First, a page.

Developer: Synium Software
OS: OS X 10.7.5 or later
Requires: 500MB disk space
MacFamilyTree has always proved rewarding yet frustrating to use, and version 7 continues in that vein. This latest iteration introduces some new and interesting features, but not all of these hit the heights of excellence in their execution.
MacFamilyTree 7 opens with a slight design refresh, with the left-hand sidebar now divided into four vertical colour-coded tabs. It’s a subtle change, but welcome, as is the tweaked Interactive Tree view, with the tree split by generation and the name list arranged by surname.
The Edit Person section – introduced in version 6 – gets a more radical overhaul with a new notebook-like view that makes navigation between generations simpler, but which loses out in the amount of detail on show. Other improvements – such as better source management and a global search and replace tool – are less controversial and more welcome.
The program also overhauls its 3D Virtual Tree view, promising better performance and reliability to go with the added ability to display more complex trees, but it still feels gimmicky with questionable benefit. Of more interest is a new view: Virtual Globe. MacFamilyTree’s Places database uses a basic map that zooms to country level only; Virtual Globe goes in much closer to town and district level, making geocoding each place in your database a more worthwhile endeavour, even if it’s still some way short of the street-level maps found in other apps.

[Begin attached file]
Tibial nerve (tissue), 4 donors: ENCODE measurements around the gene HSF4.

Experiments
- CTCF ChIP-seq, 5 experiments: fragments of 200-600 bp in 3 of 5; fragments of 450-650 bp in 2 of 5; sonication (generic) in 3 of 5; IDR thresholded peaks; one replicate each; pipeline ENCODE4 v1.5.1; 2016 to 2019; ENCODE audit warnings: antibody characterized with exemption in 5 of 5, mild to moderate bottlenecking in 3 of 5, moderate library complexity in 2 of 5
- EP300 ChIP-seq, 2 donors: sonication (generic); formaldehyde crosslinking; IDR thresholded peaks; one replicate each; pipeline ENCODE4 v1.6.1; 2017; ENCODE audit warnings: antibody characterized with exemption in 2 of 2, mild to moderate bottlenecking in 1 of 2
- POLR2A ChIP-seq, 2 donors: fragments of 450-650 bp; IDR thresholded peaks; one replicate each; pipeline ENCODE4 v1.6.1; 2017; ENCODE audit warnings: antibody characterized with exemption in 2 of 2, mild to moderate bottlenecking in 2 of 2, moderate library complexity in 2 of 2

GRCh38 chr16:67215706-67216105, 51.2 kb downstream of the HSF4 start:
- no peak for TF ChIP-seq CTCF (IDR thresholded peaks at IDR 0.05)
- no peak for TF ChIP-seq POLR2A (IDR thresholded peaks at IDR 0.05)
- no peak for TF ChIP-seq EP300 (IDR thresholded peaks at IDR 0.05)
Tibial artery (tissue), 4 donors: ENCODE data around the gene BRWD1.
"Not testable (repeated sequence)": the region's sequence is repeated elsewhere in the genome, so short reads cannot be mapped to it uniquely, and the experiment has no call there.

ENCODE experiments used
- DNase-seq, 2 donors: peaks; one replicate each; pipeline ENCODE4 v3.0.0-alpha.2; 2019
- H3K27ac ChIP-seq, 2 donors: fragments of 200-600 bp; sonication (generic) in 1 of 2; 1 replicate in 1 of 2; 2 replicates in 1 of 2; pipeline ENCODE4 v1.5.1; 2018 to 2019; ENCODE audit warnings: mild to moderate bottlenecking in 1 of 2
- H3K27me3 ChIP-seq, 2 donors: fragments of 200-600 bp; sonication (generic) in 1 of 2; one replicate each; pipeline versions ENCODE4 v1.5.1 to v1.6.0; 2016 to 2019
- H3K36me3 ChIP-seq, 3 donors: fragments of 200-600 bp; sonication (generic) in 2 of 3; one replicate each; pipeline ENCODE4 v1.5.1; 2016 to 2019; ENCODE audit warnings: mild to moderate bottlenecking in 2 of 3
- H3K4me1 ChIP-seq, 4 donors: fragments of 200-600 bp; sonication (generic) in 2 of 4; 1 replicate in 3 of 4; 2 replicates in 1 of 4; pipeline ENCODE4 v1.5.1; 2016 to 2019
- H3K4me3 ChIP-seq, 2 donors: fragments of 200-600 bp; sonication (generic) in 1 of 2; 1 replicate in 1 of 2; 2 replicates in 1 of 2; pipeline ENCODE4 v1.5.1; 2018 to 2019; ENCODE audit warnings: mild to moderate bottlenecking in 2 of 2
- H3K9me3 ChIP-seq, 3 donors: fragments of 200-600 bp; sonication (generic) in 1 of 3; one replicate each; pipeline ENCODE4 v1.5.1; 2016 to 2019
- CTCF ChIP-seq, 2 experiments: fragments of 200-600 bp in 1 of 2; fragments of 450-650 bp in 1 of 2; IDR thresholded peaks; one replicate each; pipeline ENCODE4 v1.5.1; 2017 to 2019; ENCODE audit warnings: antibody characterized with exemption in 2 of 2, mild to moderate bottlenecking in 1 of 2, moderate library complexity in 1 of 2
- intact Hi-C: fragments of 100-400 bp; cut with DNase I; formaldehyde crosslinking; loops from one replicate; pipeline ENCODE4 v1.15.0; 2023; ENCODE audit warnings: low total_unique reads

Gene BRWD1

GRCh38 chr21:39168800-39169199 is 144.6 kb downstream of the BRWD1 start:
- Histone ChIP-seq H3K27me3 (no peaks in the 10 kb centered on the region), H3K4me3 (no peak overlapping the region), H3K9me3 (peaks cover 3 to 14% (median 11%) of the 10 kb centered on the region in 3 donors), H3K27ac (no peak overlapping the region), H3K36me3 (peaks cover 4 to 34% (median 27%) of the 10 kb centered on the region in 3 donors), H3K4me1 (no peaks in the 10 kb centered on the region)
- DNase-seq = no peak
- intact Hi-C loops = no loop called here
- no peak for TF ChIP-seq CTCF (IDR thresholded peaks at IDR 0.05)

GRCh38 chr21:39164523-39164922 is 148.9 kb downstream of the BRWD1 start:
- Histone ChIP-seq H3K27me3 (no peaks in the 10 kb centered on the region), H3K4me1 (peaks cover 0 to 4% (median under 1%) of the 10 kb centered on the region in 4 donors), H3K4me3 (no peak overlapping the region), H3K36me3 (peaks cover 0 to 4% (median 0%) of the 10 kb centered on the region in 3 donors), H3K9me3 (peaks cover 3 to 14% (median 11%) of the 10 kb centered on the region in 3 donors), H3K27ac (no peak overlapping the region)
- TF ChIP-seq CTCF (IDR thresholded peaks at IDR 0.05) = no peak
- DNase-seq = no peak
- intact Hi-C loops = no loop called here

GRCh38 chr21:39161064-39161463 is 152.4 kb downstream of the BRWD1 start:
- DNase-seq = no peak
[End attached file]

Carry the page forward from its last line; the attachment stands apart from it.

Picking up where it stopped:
MacFamilyTree 7 also makes much of its FamilySearch.org support, but the feature is already present in version 6 and implementation remains a little awkward, with clunky navigation and the habit of forgetting that you’re logged in.
Version 7 also comes with the promise of iCloud support, allowing you to back up to iCloud, and sync it with your iPad or iPhone through the MobileFamilyTree app. Again the promise is better than the implementation, with large files taking an age to transfer and features unsupported in the mobile version, such as defined headshots in group photos, being lost when you transfer the file back.
Despite the additional features, MacFamilyTree 7 manages to avoid adding bloat. Performance is a little sluggish in places with larger databases, but on the whole it’s pretty responsive. Most of the new features are welcome additions – it’s certainly easier to navigate – but frustrations remain with how some have been implemented. The end result is a program that’s good in its own right, but is still playing catch-up with the competition.
MacFamilyTree 7 adds some welcome new features, but still falls a little short of greatness.